Rare bat holds up in rare book store at Museum of English Rural Life

Merlin may well be more famous right now than Batman.

That’s because he made his own personal bat-cave in the rare book store at the Museum of English Rural Life.

He got in through a tiny hole and hunkered down sometime last fall. He was discovered by startled staff in December.

But his discovery and rehabilitation was only made public recently.

Here’s how he was hanging out.

They museum at the University of Reading said “the bat signal was lit.”

“Because the universe is weird, though, one of our volunteers and former librarian also looks after bats in her spare time,” the museum explained.

Rose-Ann Movsovic couldn’t be more perfectly suited to the job.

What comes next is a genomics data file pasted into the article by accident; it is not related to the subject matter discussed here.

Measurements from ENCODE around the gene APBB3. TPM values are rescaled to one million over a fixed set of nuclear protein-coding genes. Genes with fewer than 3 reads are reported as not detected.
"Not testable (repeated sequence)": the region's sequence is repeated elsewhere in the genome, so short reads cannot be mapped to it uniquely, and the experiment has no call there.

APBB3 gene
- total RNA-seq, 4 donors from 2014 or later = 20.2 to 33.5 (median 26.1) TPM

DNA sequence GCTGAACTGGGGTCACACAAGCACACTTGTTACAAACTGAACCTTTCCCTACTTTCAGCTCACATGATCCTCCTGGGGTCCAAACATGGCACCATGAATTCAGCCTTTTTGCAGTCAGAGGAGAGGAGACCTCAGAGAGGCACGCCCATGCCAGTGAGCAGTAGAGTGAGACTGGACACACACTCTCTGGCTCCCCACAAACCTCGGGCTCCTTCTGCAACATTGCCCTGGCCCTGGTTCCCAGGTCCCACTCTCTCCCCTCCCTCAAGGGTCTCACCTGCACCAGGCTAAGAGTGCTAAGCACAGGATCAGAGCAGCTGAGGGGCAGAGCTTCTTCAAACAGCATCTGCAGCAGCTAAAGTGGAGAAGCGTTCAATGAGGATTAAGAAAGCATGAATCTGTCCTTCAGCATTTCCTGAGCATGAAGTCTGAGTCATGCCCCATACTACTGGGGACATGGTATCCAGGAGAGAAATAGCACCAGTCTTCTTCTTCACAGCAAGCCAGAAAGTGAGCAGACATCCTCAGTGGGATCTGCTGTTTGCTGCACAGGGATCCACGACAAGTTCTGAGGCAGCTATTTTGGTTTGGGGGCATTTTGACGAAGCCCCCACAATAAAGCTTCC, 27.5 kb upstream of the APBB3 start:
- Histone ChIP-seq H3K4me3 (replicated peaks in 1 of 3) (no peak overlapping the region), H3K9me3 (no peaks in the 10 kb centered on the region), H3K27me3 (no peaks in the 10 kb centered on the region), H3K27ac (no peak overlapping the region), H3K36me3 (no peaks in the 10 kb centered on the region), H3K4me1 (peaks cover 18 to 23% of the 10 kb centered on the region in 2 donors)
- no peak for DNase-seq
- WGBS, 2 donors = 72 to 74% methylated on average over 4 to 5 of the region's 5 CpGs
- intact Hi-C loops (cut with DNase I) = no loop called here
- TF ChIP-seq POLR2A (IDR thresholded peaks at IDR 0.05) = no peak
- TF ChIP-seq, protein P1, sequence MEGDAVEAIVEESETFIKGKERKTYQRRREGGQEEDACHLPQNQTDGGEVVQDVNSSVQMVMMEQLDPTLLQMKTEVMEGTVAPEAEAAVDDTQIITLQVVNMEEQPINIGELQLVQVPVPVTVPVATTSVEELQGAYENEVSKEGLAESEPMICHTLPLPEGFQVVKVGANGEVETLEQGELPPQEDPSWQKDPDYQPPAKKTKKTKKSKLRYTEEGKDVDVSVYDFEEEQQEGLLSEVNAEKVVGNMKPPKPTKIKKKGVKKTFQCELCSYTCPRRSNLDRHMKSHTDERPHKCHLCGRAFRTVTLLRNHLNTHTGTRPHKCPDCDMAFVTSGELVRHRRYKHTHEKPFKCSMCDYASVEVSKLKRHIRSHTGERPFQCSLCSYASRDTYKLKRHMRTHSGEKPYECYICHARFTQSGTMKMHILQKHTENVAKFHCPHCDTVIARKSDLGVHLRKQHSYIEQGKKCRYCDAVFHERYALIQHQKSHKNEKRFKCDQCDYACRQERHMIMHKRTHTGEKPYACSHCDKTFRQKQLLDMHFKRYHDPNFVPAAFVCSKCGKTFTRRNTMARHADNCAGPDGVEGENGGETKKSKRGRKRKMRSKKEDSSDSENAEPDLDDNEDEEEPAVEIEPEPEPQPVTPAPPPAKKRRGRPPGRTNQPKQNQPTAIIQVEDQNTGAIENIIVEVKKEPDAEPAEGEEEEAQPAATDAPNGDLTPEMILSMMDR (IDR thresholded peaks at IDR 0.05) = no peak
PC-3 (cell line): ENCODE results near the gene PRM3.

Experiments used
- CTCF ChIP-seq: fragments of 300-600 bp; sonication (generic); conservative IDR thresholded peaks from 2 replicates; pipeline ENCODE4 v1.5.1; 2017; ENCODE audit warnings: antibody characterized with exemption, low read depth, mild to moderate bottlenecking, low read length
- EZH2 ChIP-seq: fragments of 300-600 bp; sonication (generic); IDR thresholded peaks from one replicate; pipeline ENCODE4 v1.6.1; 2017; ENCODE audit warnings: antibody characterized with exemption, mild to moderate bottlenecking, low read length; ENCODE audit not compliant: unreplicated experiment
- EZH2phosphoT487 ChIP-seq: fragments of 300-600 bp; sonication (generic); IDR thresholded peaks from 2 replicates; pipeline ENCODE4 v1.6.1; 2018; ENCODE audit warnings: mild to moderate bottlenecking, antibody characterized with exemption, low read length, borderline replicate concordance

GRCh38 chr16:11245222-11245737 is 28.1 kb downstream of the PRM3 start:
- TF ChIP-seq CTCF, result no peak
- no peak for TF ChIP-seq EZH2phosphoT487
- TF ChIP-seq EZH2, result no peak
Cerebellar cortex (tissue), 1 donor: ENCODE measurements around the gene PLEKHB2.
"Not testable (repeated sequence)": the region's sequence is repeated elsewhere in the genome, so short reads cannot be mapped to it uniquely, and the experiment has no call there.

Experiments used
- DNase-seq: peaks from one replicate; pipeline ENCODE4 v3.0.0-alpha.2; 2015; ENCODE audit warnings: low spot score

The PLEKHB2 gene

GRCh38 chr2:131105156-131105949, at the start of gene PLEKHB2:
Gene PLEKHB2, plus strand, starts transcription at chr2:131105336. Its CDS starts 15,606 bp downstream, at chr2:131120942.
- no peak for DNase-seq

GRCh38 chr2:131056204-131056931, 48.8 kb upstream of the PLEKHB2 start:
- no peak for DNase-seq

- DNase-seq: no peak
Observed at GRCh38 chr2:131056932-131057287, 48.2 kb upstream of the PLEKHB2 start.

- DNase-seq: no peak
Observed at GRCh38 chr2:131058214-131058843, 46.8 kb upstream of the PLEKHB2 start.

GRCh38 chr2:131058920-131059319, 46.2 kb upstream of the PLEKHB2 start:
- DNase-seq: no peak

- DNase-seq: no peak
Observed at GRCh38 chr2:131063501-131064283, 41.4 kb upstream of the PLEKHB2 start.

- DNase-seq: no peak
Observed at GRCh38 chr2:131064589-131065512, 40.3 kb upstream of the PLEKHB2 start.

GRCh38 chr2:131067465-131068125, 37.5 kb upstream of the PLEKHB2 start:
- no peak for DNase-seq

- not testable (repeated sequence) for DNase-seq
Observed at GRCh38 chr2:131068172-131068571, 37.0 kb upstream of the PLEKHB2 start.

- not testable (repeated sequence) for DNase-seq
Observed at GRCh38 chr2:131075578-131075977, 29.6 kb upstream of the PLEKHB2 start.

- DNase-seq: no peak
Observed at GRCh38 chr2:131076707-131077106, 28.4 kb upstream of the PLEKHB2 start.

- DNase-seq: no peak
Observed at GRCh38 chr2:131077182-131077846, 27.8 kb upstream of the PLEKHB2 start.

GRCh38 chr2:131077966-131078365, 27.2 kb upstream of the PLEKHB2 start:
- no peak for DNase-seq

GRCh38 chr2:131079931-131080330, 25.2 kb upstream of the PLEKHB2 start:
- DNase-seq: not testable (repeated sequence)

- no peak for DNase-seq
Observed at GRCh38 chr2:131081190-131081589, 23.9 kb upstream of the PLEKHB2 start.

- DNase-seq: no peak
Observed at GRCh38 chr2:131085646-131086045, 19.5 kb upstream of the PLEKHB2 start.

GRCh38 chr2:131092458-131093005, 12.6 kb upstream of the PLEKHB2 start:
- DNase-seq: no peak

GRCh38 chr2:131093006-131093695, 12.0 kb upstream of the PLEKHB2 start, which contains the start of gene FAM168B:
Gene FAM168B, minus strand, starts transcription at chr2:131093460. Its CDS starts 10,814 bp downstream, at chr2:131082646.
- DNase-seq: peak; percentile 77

Behold: the bat.

It’s male.

And fittingly, named “MERLin” after the museum’s acronym.

It’s an Nathusius’ pipistrelle is a rare bat for that part of the world.

But experts are finding a few more are winding up in the UK as part of their migration routes.

Experts were called in to tend to the winged thing.

The bat was released on Wednesday night under the cover of darkness.

“He was hungry and thirsty when he came in and underweight so we’ve been feeding him up,” said Rose-Ann Movsovic of the Berkshire and South Buckinghamshire Bat Group, “And he’s now ready to go home.”

He didn’t seem keen to leave.

“At first he started flying straight back to the Archive store, but then thankfully veered into the trees,” the museum said. “Hopefully he will find other bats to roost with.”

Merlin may be gone, off with his colony, but he’s not forgotten.

A book end to an excellent story.

Oh, and now he now has a library card — in case he ever wants to check back in.

Photos The Museum of English Rural Life

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Recovering newspaper reporter.

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